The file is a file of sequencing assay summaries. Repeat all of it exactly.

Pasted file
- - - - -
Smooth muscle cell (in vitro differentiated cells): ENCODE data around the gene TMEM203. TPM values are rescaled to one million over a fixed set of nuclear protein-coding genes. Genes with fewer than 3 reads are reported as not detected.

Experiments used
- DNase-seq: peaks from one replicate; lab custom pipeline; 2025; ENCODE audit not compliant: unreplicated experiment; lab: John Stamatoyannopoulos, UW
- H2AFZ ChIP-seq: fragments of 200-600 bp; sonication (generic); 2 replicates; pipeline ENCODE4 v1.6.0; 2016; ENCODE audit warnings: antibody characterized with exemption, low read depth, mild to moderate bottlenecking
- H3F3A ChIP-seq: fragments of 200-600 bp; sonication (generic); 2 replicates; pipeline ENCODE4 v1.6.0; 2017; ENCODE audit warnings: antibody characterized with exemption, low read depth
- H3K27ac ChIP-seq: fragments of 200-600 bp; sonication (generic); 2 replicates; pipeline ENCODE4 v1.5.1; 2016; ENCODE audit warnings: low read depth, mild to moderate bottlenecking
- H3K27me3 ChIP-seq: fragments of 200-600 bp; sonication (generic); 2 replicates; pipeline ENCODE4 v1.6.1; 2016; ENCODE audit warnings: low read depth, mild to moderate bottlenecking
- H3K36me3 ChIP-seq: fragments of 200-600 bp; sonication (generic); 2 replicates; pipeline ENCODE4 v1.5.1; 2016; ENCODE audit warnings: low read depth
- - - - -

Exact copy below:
Smooth muscle cell (in vitro differentiated cells): ENCODE data around the gene TMEM203. TPM values are rescaled to one million over a fixed set of nuclear protein-coding genes. Genes with fewer than 3 reads are reported as not detected.

Experiments used
- DNase-seq: peaks from one replicate; lab custom pipeline; 2025; ENCODE audit not compliant: unreplicated experiment; lab: John Stamatoyannopoulos, UW
- H2AFZ ChIP-seq: fragments of 200-600 bp; sonication (generic); 2 replicates; pipeline ENCODE4 v1.6.0; 2016; ENCODE audit warnings: antibody characterized with exemption, low read depth, mild to moderate bottlenecking
- H3F3A ChIP-seq: fragments of 200-600 bp; sonication (generic); 2 replicates; pipeline ENCODE4 v1.6.0; 2017; ENCODE audit warnings: antibody characterized with exemption, low read depth
- H3K27ac ChIP-seq: fragments of 200-600 bp; sonication (generic); 2 replicates; pipeline ENCODE4 v1.5.1; 2016; ENCODE audit warnings: low read depth, mild to moderate bottlenecking
- H3K27me3 ChIP-seq: fragments of 200-600 bp; sonication (generic); 2 replicates; pipeline ENCODE4 v1.6.1; 2016; ENCODE audit warnings: low read depth, mild to moderate bottlenecking
- H3K36me3 ChIP-seq: fragments of 200-600 bp; sonication (generic); 2 replicates; pipeline ENCODE4 v1.5.1; 2016; ENCODE audit warnings: low read depth